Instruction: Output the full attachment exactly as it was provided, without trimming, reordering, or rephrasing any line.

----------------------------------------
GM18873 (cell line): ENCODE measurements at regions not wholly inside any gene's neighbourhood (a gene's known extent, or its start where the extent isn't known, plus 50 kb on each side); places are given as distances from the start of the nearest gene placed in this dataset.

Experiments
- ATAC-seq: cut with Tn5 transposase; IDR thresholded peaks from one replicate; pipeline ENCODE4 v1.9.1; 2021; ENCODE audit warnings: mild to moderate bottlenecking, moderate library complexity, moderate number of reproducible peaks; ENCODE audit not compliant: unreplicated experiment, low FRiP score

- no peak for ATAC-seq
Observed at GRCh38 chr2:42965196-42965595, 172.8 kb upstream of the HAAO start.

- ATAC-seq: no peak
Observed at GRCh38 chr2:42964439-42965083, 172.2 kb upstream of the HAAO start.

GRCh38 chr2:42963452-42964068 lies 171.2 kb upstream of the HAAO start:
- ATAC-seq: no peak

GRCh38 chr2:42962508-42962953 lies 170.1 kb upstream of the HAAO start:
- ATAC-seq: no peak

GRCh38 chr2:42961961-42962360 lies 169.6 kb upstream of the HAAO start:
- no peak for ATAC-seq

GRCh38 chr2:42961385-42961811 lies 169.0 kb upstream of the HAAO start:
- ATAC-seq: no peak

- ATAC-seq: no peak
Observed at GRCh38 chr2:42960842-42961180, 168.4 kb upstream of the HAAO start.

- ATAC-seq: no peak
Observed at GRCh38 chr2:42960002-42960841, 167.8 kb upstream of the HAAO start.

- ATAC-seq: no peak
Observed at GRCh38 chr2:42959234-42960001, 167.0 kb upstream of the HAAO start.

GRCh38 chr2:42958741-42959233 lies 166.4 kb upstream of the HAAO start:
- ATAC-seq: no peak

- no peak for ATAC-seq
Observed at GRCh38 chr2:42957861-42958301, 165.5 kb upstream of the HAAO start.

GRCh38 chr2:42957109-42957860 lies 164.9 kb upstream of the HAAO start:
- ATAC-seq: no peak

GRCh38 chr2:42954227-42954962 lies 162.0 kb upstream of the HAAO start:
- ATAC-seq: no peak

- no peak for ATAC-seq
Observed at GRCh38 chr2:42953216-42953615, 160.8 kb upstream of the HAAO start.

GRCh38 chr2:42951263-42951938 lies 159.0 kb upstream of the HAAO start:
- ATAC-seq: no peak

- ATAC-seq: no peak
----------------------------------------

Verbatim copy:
GM18873 (cell line): ENCODE measurements at regions not wholly inside any gene's neighbourhood (a gene's known extent, or its start where the extent isn't known, plus 50 kb on each side); places are given as distances from the start of the nearest gene placed in this dataset.

Experiments
- ATAC-seq: cut with Tn5 transposase; IDR thresholded peaks from one replicate; pipeline ENCODE4 v1.9.1; 2021; ENCODE audit warnings: mild to moderate bottlenecking, moderate library complexity, moderate number of reproducible peaks; ENCODE audit not compliant: unreplicated experiment, low FRiP score

- no peak for ATAC-seq
Observed at GRCh38 chr2:42965196-42965595, 172.8 kb upstream of the HAAO start.

- ATAC-seq: no peak
Observed at GRCh38 chr2:42964439-42965083, 172.2 kb upstream of the HAAO start.

GRCh38 chr2:42963452-42964068 lies 171.2 kb upstream of the HAAO start:
- ATAC-seq: no peak

GRCh38 chr2:42962508-42962953 lies 170.1 kb upstream of the HAAO start:
- ATAC-seq: no peak

GRCh38 chr2:42961961-42962360 lies 169.6 kb upstream of the HAAO start:
- no peak for ATAC-seq

GRCh38 chr2:42961385-42961811 lies 169.0 kb upstream of the HAAO start:
- ATAC-seq: no peak

- ATAC-seq: no peak
Observed at GRCh38 chr2:42960842-42961180, 168.4 kb upstream of the HAAO start.

- ATAC-seq: no peak
Observed at GRCh38 chr2:42960002-42960841, 167.8 kb upstream of the HAAO start.

- ATAC-seq: no peak
Observed at GRCh38 chr2:42959234-42960001, 167.0 kb upstream of the HAAO start.

GRCh38 chr2:42958741-42959233 lies 166.4 kb upstream of the HAAO start:
- ATAC-seq: no peak

- no peak for ATAC-seq
Observed at GRCh38 chr2:42957861-42958301, 165.5 kb upstream of the HAAO start.

GRCh38 chr2:42957109-42957860 lies 164.9 kb upstream of the HAAO start:
- ATAC-seq: no peak

GRCh38 chr2:42954227-42954962 lies 162.0 kb upstream of the HAAO start:
- ATAC-seq: no peak

- no peak for ATAC-seq
Observed at GRCh38 chr2:42953216-42953615, 160.8 kb upstream of the HAAO start.

GRCh38 chr2:42951263-42951938 lies 159.0 kb upstream of the HAAO start:
- ATAC-seq: no peak

- ATAC-seq: no peak